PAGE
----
The administration’s spokesman this weekend said “the law is irrelevant” and called this matter a distraction.  On the contrary, it strikes at the very foundation of a free society: the rule of law and the right of the people to question the policies of their government without fear of retribution or intimidation.

Seventy five years ago, Winston Churchill warned of a “state of society where men may not speak their minds, where children denounce their parents to the police, where a business man or small shopkeeper ruins his competitor by telling tales about his private opinions.”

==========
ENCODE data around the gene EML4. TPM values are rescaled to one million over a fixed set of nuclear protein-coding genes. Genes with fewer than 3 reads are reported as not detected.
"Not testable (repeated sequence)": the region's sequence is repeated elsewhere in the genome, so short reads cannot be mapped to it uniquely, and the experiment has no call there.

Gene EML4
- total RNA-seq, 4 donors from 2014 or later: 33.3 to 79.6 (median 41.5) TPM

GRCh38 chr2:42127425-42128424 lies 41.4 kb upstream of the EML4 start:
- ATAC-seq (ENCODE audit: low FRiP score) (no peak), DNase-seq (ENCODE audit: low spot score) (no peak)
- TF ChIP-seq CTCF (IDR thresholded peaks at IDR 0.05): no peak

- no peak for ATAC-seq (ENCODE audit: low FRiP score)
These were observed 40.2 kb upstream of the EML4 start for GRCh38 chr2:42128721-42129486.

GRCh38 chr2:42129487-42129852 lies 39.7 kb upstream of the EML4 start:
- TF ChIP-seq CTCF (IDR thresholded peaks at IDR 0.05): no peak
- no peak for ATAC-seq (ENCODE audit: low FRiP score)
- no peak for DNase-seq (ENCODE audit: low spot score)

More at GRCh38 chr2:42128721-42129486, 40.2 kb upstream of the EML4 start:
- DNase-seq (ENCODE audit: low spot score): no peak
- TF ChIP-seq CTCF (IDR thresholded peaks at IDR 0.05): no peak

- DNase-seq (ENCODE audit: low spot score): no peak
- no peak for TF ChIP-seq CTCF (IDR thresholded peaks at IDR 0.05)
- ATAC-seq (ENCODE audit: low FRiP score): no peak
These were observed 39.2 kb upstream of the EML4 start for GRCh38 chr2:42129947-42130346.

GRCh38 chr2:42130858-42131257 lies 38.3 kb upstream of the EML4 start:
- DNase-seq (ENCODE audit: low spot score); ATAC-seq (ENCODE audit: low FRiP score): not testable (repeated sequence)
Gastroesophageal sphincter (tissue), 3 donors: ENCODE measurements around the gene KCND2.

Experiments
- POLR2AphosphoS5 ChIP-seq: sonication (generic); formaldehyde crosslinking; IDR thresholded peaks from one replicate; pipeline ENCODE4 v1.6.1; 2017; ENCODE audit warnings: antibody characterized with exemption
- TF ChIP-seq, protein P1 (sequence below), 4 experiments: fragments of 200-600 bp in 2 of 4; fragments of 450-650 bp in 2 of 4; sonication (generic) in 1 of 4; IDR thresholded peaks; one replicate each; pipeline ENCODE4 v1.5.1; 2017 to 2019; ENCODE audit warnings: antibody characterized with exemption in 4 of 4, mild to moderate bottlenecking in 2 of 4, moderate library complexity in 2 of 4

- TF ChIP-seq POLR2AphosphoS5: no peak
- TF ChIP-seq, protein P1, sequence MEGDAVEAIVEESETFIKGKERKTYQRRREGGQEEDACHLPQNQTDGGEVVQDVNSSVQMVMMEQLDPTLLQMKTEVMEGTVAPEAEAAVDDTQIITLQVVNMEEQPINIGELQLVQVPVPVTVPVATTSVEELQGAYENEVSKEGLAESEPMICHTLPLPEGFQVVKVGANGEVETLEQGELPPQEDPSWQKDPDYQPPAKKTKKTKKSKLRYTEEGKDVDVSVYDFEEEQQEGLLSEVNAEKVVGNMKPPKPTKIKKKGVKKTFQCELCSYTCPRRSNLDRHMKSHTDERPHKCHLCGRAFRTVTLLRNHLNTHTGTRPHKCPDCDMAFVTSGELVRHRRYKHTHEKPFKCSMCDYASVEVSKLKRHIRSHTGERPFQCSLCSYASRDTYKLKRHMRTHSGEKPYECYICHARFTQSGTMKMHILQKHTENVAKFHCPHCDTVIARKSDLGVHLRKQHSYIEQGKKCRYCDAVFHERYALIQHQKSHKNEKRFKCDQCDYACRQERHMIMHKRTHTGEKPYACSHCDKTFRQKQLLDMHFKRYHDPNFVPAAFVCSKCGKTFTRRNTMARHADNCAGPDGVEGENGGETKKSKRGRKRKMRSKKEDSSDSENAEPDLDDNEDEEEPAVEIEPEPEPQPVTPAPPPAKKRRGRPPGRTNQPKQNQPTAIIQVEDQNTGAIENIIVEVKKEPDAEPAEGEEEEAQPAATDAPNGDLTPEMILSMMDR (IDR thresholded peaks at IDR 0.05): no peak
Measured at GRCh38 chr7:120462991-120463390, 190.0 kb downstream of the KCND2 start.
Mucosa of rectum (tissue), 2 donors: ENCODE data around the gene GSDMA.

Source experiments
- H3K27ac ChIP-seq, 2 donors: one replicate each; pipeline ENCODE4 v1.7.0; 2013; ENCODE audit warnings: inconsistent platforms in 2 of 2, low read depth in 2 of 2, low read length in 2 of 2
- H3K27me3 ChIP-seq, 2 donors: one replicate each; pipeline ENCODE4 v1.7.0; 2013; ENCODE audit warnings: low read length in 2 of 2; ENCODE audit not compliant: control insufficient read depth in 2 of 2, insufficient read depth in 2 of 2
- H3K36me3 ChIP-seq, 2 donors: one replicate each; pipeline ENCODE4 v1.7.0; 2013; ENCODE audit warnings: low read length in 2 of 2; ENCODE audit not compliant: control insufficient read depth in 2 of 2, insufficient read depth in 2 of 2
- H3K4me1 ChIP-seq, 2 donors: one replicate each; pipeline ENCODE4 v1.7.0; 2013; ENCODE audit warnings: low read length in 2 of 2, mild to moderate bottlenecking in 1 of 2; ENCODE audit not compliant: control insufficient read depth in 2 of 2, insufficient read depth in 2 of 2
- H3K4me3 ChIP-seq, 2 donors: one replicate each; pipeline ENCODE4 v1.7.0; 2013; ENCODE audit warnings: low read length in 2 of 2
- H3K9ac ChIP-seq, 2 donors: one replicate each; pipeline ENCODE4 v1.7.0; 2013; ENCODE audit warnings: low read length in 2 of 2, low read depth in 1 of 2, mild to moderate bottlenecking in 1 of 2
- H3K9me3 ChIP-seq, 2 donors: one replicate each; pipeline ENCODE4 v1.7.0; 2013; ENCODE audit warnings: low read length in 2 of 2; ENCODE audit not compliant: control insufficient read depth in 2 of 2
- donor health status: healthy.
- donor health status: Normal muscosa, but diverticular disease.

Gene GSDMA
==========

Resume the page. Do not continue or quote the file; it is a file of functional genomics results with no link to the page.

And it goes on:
If it is possible that we have taken even a single step down the road that leads to such places, then that matter should occupy our full and undistracted attention until it is fully and completely rectified, new safeguards are erected against its recurrence, and those responsible are held fully accountable.



Victor Davis Hanson: Why War? by The Elephant's Child

Especially right and necessary for Memorial Day, Victor Davis Hanson talks about War. Why do we have wars? What makes men start wars? How do you end a war? How can we avoid war? Is war simply natural to the human condition? Is there no hope? He spans the entire history of the wars of civilization and shows how the study of the history of war  can be a torch to light our way through the darkness.  Absolutely brilliant.